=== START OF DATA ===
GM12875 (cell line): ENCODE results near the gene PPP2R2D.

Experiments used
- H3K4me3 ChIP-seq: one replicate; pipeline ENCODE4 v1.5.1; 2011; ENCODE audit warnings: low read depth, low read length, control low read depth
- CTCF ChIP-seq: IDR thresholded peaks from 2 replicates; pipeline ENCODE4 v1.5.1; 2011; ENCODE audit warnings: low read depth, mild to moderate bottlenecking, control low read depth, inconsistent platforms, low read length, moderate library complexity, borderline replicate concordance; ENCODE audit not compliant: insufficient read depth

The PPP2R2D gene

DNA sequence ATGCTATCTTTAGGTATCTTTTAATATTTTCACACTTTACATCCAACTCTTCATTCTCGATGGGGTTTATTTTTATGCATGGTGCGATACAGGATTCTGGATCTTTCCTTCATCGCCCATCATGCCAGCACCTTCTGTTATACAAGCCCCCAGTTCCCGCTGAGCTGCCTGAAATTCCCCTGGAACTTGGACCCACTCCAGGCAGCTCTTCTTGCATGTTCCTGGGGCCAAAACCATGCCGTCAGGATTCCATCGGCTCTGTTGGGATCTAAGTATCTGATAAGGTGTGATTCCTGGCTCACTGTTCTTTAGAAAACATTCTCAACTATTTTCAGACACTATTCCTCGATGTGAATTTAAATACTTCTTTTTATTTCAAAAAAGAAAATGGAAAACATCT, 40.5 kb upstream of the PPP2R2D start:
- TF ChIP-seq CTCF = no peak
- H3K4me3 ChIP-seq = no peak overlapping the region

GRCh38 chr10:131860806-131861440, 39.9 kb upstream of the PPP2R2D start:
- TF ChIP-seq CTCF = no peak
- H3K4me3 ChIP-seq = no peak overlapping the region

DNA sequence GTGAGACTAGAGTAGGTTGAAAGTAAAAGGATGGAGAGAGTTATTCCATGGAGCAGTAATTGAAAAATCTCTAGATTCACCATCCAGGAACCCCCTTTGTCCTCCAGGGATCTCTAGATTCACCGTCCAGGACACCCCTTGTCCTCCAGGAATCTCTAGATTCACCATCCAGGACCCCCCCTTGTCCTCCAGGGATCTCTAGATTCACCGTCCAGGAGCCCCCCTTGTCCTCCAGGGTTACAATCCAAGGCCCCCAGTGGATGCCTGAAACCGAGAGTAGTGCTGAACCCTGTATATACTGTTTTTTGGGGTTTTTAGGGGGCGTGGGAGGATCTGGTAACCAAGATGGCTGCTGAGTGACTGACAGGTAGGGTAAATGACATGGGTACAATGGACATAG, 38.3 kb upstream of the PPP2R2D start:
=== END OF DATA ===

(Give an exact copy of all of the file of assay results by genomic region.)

GM12875 (cell line): ENCODE results near the gene PPP2R2D.

Experiments used
- H3K4me3 ChIP-seq: one replicate; pipeline ENCODE4 v1.5.1; 2011; ENCODE audit warnings: low read depth, low read length, control low read depth
- CTCF ChIP-seq: IDR thresholded peaks from 2 replicates; pipeline ENCODE4 v1.5.1; 2011; ENCODE audit warnings: low read depth, mild to moderate bottlenecking, control low read depth, inconsistent platforms, low read length, moderate library complexity, borderline replicate concordance; ENCODE audit not compliant: insufficient read depth

The PPP2R2D gene

DNA sequence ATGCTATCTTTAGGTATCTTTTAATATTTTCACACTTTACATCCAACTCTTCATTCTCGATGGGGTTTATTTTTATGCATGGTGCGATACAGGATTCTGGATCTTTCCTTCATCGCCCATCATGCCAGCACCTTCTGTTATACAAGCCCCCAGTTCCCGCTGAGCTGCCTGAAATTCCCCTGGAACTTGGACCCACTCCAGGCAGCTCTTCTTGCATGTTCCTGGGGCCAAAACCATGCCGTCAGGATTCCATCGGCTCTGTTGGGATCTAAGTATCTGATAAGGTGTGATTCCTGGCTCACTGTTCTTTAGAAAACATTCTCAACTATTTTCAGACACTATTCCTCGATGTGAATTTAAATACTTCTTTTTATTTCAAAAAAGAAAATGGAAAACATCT, 40.5 kb upstream of the PPP2R2D start:
- TF ChIP-seq CTCF = no peak
- H3K4me3 ChIP-seq = no peak overlapping the region

GRCh38 chr10:131860806-131861440, 39.9 kb upstream of the PPP2R2D start:
- TF ChIP-seq CTCF = no peak
- H3K4me3 ChIP-seq = no peak overlapping the region

DNA sequence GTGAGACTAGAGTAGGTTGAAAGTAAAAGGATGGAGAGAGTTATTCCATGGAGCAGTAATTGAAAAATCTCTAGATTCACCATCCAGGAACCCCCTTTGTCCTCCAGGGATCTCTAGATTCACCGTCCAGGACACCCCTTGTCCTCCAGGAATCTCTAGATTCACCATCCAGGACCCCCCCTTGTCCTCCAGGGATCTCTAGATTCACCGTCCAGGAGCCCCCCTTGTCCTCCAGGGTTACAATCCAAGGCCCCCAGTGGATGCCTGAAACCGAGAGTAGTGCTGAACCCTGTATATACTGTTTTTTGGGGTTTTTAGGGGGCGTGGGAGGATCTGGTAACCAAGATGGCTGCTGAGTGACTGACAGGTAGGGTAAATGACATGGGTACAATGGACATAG, 38.3 kb upstream of the PPP2R2D start: